We believe it's the right thing to do and a key step in shoring up fresh milk production in Australia
Canning the contentious “dollar milk” price was a chance to restore farm financial confidence and boost regional community confidence, according to ADF's Mr Inall.
The latest Dairy Australia national survey had found producer confidence in the future of dairying had plunged from 75 per cent to just 47pc in the past four years.
It also showed an alarming 40pc of farmers did not make an operating profit last financial year.
“Farming families put tireless effort and resources into producing a quality product, day in and day out, and to see it devalued to the consumer has a deep and lasting impact,” he said.
Regional survival at stake
Woolworths managing director, Brad Banducci agreed long term sustainability of the dairy industry – and its regional communities – was “incredibly important for Australia”.
He said while being “acutely aware” of budgetary pressures facing many customers, Woolworths did not take lightly the decision to lift milk's retail price.
"We believe it's the right thing to do and a key step in shoring up fresh milk production in Australia,” he said.
“Clearly something needs to change and we want to play a constructive role in making it happen.”
Woolworths’s 10c increase now only returns the supermarket price to where the $1 price was in 2011
However, South Australian Dairyfarmers CEO, Andrew Curtis, said while Mr Banducci’s comments were welcome and recognised the “harm done by predatory market pricing by supermarkets”, an extra 10c/litre did not address “underlying flaws in the supply chain”.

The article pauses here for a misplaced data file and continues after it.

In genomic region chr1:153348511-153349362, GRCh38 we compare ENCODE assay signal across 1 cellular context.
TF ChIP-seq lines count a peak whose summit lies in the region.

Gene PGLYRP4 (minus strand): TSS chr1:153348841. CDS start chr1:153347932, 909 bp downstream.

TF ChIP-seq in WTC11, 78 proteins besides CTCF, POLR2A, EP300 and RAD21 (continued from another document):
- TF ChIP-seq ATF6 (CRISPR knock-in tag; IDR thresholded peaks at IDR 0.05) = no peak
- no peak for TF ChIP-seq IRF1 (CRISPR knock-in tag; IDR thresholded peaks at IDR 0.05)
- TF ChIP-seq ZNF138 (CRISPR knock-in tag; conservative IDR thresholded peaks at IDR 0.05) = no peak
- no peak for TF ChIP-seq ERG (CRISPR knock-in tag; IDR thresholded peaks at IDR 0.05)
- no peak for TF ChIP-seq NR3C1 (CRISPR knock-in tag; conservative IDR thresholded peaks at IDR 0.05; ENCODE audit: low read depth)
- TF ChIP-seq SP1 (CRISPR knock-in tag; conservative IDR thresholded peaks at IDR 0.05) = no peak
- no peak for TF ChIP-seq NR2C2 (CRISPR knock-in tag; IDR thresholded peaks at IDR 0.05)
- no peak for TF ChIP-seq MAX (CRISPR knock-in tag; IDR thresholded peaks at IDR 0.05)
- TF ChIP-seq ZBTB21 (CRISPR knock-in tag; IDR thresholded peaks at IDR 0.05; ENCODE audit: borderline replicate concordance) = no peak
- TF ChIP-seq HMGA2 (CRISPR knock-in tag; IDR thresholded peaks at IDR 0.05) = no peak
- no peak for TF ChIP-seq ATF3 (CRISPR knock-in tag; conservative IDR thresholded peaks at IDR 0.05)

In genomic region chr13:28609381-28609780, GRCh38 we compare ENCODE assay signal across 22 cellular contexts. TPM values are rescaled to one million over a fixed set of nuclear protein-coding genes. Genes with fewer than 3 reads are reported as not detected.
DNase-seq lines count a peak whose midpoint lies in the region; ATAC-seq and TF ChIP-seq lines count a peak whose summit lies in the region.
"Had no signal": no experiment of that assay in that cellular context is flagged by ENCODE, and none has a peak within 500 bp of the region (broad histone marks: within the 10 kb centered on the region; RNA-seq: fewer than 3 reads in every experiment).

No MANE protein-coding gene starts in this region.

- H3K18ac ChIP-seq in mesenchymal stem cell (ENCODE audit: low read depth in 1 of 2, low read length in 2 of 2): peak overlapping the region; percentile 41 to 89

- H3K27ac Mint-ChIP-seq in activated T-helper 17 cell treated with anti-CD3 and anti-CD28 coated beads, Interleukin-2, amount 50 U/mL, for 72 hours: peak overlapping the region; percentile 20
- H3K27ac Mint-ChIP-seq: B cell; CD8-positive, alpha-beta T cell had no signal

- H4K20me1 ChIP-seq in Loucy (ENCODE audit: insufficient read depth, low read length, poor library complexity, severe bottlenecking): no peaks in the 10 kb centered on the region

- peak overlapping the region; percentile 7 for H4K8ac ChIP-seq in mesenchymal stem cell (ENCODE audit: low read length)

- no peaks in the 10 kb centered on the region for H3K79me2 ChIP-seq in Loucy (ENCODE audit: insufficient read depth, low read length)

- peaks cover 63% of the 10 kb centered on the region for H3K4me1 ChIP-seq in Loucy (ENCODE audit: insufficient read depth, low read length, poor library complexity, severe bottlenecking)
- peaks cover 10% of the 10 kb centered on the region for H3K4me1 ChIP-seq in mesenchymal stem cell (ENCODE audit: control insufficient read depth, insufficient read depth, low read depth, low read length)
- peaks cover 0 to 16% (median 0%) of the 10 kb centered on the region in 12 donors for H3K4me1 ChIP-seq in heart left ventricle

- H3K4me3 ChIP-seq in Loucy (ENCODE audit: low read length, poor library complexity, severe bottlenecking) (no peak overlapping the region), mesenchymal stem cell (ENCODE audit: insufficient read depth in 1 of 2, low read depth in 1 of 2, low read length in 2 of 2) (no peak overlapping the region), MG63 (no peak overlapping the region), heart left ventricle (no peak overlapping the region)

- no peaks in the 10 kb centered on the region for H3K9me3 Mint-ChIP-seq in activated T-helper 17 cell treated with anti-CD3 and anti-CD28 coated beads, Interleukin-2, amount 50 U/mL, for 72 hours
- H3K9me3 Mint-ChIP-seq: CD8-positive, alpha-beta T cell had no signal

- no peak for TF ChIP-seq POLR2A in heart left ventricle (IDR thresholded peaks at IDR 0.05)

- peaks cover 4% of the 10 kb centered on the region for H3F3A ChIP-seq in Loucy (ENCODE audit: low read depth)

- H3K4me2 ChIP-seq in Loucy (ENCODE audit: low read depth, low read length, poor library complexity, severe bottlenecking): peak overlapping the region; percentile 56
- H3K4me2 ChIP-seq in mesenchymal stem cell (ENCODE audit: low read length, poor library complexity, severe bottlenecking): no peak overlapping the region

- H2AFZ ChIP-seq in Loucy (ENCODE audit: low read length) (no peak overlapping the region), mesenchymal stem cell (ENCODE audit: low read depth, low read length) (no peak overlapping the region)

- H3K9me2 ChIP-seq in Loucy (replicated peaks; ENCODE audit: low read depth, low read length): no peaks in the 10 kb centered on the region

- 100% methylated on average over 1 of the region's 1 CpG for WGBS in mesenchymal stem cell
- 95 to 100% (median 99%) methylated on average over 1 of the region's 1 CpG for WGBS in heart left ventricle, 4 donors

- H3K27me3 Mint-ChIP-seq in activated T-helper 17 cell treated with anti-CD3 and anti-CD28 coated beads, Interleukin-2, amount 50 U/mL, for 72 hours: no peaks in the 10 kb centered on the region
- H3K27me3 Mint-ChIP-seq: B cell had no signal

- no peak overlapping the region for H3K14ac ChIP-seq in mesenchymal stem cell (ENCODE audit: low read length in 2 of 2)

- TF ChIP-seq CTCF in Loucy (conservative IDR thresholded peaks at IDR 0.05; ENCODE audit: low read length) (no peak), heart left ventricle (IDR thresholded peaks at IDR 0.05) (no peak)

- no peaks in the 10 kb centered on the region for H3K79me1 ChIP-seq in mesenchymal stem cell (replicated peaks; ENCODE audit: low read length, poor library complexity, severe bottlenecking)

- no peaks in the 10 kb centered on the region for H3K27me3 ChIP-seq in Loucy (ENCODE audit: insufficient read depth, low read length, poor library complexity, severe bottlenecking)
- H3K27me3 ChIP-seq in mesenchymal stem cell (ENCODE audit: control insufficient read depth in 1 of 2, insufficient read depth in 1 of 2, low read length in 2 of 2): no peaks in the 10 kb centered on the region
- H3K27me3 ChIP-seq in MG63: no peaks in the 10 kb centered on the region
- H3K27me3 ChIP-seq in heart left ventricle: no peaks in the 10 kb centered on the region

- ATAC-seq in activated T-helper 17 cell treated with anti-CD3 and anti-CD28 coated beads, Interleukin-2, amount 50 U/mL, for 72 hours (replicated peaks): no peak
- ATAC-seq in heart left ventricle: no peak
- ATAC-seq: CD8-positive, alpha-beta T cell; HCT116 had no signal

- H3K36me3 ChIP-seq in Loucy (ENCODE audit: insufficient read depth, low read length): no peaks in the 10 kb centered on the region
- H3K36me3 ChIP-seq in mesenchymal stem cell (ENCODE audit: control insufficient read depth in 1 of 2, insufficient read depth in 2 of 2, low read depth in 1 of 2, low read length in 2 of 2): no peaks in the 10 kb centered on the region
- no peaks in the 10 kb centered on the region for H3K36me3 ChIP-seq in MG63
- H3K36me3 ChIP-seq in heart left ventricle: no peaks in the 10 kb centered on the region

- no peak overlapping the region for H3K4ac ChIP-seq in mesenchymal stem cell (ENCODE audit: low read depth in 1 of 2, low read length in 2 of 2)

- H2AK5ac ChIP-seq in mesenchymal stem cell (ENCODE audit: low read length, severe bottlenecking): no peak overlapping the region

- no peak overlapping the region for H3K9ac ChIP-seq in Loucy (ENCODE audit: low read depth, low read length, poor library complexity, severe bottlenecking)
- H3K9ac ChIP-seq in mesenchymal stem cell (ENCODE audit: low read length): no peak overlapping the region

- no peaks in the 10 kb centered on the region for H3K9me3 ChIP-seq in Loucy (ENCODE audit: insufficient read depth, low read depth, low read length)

True $1 milk value now 89c
Mr Curtis said the $1 milk price introduced in 2011 was only worth 89 cents today.
“Woolworths’s 10c increase now only returns the supermarket price to where the $1 price was in 2011.
“Production costs are driven by many factors such as drought, cost of feed, energy costs, fuel costs, and more.
“We really need an industry shelf price reflecting all points in the supply chain.”
Dairy Connect CEO, Shaughn Morgan, believed dairying was at a crossroads, with the next 18 months to determine not just if the industry would be sustainable, but if it survived as we knew it.
Coles and Aldi demonstrate a lack of regard to maintain a viable Australian dairy industry
Farms were closing at an alarming rate and fresh milk production had dived.
“Collectively we must act to ensure the industry survives,” Mr Morgan said.
“Woolworths has taken a public first step, but Coles is abrogating responsibility and its social licence with the community may suffer.
“Coles and Aldi demonstrate a lack of regard to maintain a viable Australian dairy industry.”
Queensland Dairyfarmers Organisation president, Brian Tessmann, was delighted Woolworths had finally “shown leadership”.
In contrast, NSW Farmers' diary chair, Erika Chesworth, said despite the known impact on returns for dairy farmers and current drought conditions, Coles and Aldi pledged to continue to stock cheap fresh milk.
“We're shocked at the stubborn reactions from Coles and Aldi to refuse to remove $1 milk from their shelves.”